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  • Writer's pictureFiona Hewkin Counselling

Healing from Shame in Abuse Survivors

Updated: Oct 10, 2023


Shame is a very powerful emotion that can stay with us long after the abuse or childhood neglect has ended. Survivors often struggle with feelings of guilt, worthlessness and humiliation. This blog looks at the roots of shame with abuse survivors and looks at some of the ways to overcome it.


face of man showing shame on black background


What is Shame?

Shame is different to guilt. Guilt is often about something we have done. Shame is about who we are at our core. Shame is a deep-rooted belief that there is something fundamentally wrong with us. This is particularly evident in abuse survivors or those who suffered childhood emotional neglect. We often internalise the abuse we endured leading to toxic shame. This can show up in many ways


  • Low self esteem – often a sense of low self worth. Difficulty in believing we deserve love, happiness or ease.

  • Self destructive behaviours – trying to cope with overwhelming feelings can lead to addiction, self harm or toxic relationships

  • Self blame – somewhere along the line we internalise the abuse and end up thinking we deserved it or asked for it in some way

  • Isolation – it is easy to think that no one will understand us. That no one would love us if they really knew what we were like


Why We Feel Shame

There are lots of reasons that survivors might feel shame.


Society often stigmatises survivors. Just look at how often women who have experienced rape or sexual assault are asked about what they were wearing or where they were going.


Family dynamics can also encourage shame. If a child is told they are naughty, difficult, and are bad often enough they will start to believe it. Especially if this is coming from a parent or caregiver. As children we believe what our parents tell us, that is a basic survival skill. Unfortunately, the messages we hear about ourselves often aren’t true. Parents don’t need to explicitly say “you are bad” or “you are ugly”, as children we often pick up on what isn’t said. We get a sense of who we are and our worth from the way our parents respond to us. This can leave us, as adults with distorted beliefs about ourselves, thinking we are inherently bad or unworthy.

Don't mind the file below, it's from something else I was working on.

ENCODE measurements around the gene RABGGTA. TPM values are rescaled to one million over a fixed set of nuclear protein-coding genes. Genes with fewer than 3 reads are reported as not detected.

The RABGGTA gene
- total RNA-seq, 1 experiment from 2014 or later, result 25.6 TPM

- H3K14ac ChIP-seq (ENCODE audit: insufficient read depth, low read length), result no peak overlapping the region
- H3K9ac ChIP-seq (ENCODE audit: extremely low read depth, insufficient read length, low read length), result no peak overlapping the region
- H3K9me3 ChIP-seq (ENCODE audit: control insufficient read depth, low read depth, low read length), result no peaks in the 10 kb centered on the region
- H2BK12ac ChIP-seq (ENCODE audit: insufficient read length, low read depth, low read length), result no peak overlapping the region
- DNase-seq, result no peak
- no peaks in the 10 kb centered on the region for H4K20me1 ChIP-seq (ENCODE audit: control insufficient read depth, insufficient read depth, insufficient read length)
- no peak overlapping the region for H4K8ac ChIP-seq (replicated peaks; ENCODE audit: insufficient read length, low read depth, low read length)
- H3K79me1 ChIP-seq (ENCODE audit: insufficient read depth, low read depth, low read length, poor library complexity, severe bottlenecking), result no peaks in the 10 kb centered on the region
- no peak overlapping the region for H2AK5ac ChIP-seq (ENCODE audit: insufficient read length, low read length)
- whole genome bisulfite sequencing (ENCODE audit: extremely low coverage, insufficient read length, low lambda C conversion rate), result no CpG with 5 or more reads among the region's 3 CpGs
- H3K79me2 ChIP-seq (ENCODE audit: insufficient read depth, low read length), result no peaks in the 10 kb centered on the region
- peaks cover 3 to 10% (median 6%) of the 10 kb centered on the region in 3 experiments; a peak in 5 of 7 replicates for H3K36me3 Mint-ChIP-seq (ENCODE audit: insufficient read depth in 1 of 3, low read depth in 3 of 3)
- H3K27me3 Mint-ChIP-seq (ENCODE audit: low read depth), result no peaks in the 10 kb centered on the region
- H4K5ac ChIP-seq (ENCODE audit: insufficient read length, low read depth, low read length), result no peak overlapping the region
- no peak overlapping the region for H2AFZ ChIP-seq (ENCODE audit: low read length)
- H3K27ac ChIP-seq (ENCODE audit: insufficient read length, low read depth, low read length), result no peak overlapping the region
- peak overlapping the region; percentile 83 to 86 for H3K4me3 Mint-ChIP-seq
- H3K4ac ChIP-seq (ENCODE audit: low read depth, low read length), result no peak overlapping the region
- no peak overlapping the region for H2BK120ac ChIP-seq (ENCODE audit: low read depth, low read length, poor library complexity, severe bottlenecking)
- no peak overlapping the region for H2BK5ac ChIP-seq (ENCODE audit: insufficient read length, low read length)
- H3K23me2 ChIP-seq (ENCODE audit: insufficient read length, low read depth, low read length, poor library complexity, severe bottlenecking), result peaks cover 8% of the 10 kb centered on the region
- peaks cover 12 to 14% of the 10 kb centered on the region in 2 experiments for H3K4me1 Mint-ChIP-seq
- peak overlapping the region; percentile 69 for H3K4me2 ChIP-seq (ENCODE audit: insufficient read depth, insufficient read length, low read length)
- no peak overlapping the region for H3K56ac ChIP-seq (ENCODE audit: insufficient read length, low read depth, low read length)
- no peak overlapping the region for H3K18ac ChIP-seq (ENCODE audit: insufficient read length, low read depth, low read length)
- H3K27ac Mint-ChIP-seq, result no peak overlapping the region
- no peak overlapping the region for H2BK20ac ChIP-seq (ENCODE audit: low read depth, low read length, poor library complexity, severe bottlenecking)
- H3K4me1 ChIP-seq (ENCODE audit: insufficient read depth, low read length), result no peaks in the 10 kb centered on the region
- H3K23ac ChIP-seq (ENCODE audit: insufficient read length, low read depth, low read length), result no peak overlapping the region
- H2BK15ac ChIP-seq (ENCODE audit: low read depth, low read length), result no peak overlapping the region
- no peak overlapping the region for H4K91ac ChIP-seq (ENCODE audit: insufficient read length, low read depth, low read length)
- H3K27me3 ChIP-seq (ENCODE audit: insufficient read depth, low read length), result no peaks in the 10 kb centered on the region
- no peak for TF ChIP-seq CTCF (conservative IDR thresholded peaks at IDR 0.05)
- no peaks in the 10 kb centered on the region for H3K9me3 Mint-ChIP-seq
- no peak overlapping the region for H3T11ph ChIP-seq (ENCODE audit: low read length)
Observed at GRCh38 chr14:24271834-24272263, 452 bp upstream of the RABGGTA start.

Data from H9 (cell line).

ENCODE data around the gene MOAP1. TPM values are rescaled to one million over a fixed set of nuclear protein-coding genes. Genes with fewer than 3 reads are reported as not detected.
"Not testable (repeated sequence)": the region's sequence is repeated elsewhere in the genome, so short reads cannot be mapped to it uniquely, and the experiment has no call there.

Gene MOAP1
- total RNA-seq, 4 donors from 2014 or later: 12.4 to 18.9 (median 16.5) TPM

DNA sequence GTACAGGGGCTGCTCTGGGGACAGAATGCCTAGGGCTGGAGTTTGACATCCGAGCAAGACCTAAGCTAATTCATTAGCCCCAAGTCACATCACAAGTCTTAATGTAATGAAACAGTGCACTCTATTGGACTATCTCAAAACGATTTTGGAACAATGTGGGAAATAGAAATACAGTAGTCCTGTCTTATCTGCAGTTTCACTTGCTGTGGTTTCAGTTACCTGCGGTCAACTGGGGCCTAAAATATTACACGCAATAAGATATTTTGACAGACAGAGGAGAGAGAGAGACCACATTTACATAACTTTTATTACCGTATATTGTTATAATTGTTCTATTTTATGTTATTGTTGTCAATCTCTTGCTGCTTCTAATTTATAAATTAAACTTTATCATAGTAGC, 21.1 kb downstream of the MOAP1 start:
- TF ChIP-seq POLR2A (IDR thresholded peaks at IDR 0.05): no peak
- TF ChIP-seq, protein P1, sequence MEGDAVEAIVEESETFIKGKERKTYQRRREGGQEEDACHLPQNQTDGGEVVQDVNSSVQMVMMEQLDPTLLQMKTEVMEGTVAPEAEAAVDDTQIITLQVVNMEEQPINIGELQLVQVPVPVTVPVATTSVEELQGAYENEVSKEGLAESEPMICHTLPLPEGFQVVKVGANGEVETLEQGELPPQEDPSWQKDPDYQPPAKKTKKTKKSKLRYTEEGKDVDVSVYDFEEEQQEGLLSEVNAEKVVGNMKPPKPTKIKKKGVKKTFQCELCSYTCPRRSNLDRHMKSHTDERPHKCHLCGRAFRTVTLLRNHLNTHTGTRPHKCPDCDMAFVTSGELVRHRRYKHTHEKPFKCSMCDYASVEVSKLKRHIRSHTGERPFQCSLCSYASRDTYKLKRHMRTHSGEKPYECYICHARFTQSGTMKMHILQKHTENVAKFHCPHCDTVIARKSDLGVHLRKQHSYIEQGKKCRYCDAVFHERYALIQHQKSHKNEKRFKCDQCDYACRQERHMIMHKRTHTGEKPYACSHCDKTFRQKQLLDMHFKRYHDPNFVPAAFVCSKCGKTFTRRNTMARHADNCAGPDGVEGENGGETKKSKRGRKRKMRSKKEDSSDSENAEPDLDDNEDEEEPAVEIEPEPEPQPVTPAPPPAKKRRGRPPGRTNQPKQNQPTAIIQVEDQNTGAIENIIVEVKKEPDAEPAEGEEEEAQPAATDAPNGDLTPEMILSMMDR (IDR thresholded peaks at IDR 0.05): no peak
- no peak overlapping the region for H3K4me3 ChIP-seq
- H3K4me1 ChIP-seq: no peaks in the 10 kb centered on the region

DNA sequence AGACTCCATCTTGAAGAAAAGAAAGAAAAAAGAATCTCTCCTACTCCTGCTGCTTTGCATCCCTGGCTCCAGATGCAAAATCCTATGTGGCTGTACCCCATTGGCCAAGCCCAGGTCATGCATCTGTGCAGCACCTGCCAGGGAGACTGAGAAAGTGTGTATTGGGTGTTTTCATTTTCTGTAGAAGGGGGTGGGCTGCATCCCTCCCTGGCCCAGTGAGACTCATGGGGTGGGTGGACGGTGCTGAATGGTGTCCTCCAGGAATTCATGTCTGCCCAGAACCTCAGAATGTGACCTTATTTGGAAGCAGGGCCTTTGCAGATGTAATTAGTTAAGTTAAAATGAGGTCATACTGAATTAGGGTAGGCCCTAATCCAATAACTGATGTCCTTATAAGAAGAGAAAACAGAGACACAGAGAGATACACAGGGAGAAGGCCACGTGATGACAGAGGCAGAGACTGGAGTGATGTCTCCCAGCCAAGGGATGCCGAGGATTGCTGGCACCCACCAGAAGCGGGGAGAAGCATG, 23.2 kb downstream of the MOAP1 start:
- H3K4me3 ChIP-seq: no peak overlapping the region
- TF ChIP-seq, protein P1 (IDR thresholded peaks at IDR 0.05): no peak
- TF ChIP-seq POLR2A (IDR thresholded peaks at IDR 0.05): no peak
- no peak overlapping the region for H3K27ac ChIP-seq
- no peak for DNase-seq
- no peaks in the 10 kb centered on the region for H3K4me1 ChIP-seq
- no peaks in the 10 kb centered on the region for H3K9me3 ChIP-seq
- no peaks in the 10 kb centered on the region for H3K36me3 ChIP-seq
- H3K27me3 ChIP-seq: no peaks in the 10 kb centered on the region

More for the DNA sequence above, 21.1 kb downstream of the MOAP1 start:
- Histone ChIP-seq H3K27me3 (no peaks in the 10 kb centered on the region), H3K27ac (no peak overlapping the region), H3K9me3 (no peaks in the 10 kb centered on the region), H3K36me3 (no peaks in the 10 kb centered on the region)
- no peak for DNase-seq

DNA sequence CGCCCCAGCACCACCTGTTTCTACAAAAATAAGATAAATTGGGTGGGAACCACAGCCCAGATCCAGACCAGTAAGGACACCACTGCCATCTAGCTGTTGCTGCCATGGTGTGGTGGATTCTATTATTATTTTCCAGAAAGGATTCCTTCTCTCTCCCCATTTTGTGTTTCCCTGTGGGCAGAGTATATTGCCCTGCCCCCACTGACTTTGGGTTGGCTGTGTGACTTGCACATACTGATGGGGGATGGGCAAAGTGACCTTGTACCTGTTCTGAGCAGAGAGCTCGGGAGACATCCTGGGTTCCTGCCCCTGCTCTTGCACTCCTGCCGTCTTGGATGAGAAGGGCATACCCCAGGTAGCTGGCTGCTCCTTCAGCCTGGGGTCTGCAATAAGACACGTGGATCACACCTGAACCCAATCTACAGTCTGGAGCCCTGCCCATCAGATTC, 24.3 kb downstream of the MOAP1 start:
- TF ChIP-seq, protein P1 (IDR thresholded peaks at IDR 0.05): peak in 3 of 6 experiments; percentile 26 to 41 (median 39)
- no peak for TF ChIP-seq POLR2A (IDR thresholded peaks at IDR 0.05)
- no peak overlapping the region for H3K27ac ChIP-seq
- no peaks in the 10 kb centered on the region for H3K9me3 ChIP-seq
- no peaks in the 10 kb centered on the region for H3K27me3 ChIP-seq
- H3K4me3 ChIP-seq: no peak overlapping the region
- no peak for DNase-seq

Small child covering their face in shame

Healing from Shame

Healing from shame is an essential part of our journey and this is where therapy can be so useful. A good therapist will help us treat ourselves with self-compassion, and to challenge negative beliefs. This will help to allow us to replace these beliefs with positive and affirming thoughts about ourselves. Most of us would benefit from having a much kinder relationship with ourselves. Many of us are overly critical of ourselves. The key to self-compassion is to try and treat ourselves in the same way we would treat a valued friend.



Improve Your Self-Care.

If we think we are rubbish, we are not likely to take care of ourselves well. Self-care is integral to recovery, and it’s not all about bubble baths and spa days. It can be as simple as eating right, getting enough sleep, and doing a bit of exercise.

Find something you like doing, that makes you smile and do more of it. I know we are all busy but make the time.


Forgiveness

Not for your abuser but for yourself! You didn’t do anything wrong. It’s time to stop holding yourself accountable for other peoples failures


Continuous Process

Recovering from shame is a continuous process., but one that is so worth undertaking. It’s lifetimes work really. Do feel free to get in touch via the

contact page if you would like to address any of the things in this blog.


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